Improved Forest Management
The Climate Trust works with forest owners to design carbon projects that improve their management flexibility and climate resiliency.
After centuries of land conversion and frequent natural disturbances, protecting and enhancing forests across the nation is one of the most cost-effective natural climate solutions to reduce global carbon emissions and help us meet the world’s 2030 mitigation goals. By adjusting how we manage forests, we can increase carbon storage and build climate resilience for the ecosystems that are critical to providing us with abundant clean water, wildlife habitat, and biodiversity.
The Climate Trust works with private and public forest owners, including land trusts and Tribal nations. We understand the many stakeholders involved in managing forest lands and manage every step of the process for our partners. By ensuring that both small and large landowners can access carbon markets, we’re making it easier for land stewards to take climate positive action and rely less on frequent timber harvesting as the sole revenue source to manage their forests.
Project Development Process
The Climate Trust works directly with landowners to determine their eligibility, conduct a forest inventory, model forest carbon growth, develop a project, conduct ongoing monitoring, reporting and third-party verification, and market and sell resulting carbon credits.
Why work with us?
Across the country, our projects demonstrate how carbon sequestration and sustainable timber harvesting go hand in hand to support rural economies. We’ve worked on projects ranging from 3,000 to 113,000 acres from Maine to Florida to the Oregon coast. From our first site visit with landowners, we work closely with them to help them meet their forest management goals. We finance, develop, and manage the entire carbon project. This includes paying for third-party costs at no markup, issuing offsets, and marketing and selling offsets for the best price to generate a new revenue stream for landowners.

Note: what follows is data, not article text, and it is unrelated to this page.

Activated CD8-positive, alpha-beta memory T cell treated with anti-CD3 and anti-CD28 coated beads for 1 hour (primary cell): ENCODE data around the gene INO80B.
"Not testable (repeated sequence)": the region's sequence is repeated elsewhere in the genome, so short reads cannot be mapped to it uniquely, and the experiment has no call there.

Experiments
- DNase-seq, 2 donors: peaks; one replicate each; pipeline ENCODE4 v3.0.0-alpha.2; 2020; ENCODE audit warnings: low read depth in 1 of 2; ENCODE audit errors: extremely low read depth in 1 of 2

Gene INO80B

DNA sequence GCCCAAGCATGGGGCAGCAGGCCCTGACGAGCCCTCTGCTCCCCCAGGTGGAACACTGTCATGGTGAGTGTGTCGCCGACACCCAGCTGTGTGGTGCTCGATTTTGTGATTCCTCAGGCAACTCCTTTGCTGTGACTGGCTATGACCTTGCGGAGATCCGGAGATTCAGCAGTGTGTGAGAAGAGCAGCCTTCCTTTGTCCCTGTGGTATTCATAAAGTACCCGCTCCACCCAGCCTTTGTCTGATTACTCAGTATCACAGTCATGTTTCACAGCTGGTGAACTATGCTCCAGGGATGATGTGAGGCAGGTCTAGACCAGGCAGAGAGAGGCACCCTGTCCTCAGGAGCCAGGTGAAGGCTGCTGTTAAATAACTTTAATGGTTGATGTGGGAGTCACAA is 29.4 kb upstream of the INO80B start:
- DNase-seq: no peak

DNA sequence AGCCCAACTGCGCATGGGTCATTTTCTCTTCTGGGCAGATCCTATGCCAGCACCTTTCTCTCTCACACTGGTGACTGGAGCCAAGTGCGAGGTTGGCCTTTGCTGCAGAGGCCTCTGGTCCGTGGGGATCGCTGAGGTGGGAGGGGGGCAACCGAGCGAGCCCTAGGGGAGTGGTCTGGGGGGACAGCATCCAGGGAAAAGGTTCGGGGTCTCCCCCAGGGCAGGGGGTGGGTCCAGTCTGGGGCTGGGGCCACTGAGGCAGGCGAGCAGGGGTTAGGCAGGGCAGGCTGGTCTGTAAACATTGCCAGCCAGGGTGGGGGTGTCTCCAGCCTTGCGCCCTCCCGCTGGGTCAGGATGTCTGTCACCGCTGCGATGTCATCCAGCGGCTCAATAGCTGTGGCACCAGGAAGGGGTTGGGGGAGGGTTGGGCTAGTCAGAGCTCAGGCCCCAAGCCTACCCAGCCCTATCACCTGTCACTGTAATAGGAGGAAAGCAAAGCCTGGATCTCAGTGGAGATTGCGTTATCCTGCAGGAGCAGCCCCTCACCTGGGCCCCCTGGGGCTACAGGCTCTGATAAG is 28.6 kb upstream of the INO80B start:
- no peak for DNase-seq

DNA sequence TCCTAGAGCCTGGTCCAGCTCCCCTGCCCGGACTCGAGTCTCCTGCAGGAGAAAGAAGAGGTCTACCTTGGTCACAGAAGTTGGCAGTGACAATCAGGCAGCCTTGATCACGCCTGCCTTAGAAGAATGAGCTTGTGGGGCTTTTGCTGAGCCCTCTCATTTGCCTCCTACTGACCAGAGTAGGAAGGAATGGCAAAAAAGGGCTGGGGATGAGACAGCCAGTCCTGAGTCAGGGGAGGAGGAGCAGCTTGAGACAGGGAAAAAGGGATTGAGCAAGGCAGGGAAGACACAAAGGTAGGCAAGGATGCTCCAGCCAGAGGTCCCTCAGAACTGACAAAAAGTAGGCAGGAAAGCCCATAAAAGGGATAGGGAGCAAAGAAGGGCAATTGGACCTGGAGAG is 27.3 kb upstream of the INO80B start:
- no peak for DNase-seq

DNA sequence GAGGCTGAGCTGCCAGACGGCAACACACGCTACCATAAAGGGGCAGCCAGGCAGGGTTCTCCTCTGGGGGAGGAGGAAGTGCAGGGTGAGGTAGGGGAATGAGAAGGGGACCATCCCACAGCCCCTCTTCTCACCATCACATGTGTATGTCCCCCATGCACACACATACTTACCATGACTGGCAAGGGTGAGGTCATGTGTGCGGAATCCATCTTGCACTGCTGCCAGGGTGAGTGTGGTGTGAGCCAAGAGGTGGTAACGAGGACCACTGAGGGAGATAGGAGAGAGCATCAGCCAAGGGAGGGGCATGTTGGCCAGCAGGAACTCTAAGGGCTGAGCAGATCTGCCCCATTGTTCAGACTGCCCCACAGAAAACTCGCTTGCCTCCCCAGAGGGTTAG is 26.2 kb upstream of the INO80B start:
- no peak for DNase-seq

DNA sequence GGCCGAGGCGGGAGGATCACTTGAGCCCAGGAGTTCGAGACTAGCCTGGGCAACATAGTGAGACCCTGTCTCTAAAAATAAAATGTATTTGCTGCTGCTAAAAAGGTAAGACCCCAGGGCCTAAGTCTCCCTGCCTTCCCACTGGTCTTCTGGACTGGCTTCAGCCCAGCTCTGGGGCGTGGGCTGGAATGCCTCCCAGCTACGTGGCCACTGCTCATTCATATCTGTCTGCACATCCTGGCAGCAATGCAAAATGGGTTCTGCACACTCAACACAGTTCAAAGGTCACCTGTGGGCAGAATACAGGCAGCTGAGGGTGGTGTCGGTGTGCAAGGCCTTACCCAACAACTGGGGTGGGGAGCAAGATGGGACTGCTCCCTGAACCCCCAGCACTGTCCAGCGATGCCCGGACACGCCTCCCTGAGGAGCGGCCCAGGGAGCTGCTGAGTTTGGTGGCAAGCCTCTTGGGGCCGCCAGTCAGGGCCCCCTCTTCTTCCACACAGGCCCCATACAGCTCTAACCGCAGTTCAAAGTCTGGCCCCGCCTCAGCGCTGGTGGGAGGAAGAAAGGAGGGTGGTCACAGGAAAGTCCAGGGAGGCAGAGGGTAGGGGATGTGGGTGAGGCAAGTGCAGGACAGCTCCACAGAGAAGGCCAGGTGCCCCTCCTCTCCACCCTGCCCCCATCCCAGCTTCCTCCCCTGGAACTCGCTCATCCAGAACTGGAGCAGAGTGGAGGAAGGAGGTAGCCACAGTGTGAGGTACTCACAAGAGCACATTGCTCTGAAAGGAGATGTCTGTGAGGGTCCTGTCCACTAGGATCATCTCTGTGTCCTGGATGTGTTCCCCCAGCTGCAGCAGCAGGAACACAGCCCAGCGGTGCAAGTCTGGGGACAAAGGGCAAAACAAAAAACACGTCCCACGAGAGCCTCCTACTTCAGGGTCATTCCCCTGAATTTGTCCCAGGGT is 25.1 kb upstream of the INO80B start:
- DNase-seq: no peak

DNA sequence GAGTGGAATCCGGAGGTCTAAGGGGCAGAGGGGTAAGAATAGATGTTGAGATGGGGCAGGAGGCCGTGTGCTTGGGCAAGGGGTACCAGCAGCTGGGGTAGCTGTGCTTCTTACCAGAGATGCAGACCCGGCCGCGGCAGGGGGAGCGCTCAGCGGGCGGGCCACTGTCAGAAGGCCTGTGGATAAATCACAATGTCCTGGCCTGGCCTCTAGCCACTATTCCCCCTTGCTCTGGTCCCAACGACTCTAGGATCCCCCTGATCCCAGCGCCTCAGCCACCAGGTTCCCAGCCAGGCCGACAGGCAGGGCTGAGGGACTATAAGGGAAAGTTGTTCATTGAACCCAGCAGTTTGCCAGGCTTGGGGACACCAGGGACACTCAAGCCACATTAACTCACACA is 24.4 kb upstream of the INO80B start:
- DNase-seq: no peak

The Climate Trust has a proven track record of putting our partners and their land first. We work alongside both public and private landowners, managers, and land trusts around the country to fund, develop, and manage improved forest management projects that work for their land. As a nonprofit and one of the oldest carbon entities in the nation, we have a breadth of experience including public and private forest management, operations, forestry consulting, sustainable forestry certifications, and forest carbon investments.
what are improved forest management projects?
Improved forest management is a term used for projects where the activities associated with forest management increases carbon storage over a business-as-usual level. These projects generate additional revenue streams for forest managers and owners, allowing for more flexible forest management and silviculture as they meet their annual financial targets. Though the rate and reliance on timber harvesting will decrease, forest owners are still able to engage in sustainable timber harvesting. Improved forest management projects benefit rural economies, wildlife, water quality, and generally protect open space.
- Common Offset: the storage or avoided emission of one metric ton of carbon dioxide (the atmospheric equivalent) after applying transparent, science-based carbon accounting and passing third-party verification.
- Co-benefits: positive impacts on the ecosystems, biodiversity, wildlife, and community surrounding a carbon project.
- Additionality: the reduction or removal of carbon emissions resulting from a carbon project compared to a baseline. Projects must demonstrate that the forest is being managed to store additional carbon above legal requirements and property encumbrances, above common practices for similar forests in the region, and beyond what timber-focused financial analysis indicates.
- Third-party Verification: the verification of a project’s eligibility, measurements, and modeling through an ANSI-accredited verification body or auditor.
- Green Tree Retention: retaining more trees individually or in groups during timber harvests.
- Extending Rotation: allowing trees to live longer and grow larger before harvest increases overall forest carbon stocks.
- Increased Riparian Zones: Enlarging riparian management zones or increasing basal area limits stores more carbon in riparian stands.